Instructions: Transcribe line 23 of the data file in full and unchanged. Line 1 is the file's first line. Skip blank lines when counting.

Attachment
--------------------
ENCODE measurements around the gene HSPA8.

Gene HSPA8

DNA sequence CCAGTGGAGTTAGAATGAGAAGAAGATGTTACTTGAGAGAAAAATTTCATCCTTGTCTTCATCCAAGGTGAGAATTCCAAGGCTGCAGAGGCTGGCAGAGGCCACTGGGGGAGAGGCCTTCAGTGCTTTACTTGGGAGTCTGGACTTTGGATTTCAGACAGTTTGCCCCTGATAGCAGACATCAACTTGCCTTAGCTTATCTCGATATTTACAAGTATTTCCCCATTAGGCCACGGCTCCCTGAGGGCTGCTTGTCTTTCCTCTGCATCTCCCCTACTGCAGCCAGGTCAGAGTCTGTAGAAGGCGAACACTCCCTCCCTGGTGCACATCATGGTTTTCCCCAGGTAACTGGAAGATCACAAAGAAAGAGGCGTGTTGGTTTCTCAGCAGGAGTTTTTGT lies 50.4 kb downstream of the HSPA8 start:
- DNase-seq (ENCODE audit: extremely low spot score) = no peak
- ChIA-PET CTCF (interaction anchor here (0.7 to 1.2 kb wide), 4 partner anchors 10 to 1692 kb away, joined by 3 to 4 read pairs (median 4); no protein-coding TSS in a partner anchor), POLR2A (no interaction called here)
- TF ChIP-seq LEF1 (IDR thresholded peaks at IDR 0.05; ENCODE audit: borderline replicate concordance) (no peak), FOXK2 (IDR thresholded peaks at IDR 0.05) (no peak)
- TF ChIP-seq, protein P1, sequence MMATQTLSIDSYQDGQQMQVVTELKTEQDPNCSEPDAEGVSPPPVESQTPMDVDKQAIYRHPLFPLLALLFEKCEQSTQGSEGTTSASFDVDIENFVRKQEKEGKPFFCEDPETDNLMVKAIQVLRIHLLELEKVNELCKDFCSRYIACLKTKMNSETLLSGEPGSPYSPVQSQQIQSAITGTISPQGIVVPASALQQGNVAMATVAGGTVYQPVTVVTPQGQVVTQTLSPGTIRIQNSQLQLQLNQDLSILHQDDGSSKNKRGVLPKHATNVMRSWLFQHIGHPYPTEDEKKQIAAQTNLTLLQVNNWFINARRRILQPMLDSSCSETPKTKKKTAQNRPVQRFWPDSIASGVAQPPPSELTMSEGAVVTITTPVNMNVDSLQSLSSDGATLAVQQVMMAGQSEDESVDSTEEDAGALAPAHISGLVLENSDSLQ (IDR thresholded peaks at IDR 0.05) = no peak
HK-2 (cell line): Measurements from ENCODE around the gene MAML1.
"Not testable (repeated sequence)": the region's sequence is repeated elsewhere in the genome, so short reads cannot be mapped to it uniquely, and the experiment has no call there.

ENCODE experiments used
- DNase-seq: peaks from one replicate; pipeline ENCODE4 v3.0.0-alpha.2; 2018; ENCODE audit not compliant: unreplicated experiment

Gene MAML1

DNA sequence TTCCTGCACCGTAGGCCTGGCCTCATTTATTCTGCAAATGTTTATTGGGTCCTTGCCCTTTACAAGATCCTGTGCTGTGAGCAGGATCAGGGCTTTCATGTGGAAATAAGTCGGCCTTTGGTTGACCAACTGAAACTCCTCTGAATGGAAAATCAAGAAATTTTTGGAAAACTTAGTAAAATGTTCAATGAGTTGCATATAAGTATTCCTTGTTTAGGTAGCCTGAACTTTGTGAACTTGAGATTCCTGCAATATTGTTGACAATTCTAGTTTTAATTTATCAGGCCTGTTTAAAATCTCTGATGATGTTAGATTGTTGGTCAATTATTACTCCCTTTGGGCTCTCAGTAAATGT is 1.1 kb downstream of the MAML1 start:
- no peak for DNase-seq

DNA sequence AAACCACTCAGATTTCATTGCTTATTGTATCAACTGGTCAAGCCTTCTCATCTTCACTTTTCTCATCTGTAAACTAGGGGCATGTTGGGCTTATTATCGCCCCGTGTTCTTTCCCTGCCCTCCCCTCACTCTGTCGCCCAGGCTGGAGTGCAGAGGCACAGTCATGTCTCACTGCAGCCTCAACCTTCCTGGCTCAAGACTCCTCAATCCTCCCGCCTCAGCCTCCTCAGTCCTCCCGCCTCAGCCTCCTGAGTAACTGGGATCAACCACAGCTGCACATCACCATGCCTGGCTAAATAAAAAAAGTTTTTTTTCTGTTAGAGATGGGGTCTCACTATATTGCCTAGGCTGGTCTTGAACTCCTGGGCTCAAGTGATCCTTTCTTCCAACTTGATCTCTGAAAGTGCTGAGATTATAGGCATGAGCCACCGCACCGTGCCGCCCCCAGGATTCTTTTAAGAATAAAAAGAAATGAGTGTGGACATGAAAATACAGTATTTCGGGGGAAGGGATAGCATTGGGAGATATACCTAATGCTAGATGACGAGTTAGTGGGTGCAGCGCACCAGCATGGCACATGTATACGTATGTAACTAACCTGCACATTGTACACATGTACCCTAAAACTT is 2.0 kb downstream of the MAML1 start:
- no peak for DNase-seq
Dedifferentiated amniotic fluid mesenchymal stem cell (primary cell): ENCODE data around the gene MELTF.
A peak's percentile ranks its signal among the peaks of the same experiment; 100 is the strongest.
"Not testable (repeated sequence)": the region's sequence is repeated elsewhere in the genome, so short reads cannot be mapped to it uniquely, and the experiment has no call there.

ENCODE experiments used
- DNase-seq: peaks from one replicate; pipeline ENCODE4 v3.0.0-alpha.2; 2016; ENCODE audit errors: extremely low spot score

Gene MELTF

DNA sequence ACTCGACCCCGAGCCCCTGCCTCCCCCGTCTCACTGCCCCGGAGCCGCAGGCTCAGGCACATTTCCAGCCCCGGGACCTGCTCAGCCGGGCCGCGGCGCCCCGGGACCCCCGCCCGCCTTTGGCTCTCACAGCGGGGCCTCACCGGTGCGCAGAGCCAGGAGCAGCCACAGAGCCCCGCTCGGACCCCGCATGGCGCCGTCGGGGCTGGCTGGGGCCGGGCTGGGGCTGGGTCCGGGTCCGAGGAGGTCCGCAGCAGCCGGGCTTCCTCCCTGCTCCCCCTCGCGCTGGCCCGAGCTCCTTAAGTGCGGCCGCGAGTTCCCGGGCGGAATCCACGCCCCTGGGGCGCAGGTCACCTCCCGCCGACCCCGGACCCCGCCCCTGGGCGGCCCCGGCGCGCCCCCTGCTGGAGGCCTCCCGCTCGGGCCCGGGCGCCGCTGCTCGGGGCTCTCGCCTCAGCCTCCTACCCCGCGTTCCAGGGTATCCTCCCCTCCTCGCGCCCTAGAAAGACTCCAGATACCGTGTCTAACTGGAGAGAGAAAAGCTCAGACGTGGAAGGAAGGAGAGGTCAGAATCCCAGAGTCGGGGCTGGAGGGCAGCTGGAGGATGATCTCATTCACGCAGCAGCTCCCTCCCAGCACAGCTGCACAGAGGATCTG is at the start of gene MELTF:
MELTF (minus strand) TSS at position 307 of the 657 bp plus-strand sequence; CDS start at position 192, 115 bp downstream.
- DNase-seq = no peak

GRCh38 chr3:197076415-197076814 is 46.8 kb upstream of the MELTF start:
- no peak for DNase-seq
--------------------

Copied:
DNA sequence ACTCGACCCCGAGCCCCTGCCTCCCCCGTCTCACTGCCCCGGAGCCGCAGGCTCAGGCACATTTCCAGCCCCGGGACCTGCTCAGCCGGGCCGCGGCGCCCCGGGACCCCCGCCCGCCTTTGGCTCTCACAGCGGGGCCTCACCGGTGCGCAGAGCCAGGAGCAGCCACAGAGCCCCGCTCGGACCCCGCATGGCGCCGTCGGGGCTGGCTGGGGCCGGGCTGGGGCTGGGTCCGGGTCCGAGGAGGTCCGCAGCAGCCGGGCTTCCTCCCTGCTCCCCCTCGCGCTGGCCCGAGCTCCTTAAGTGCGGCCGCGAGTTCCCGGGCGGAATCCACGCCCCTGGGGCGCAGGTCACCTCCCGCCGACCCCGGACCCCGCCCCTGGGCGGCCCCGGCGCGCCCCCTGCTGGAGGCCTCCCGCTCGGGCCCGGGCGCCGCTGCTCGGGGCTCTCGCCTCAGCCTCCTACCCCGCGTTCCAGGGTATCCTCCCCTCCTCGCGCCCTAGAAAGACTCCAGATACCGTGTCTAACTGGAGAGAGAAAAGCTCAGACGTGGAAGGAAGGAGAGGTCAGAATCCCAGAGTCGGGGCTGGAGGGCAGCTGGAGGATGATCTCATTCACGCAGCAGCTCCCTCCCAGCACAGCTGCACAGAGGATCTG is at the start of gene MELTF: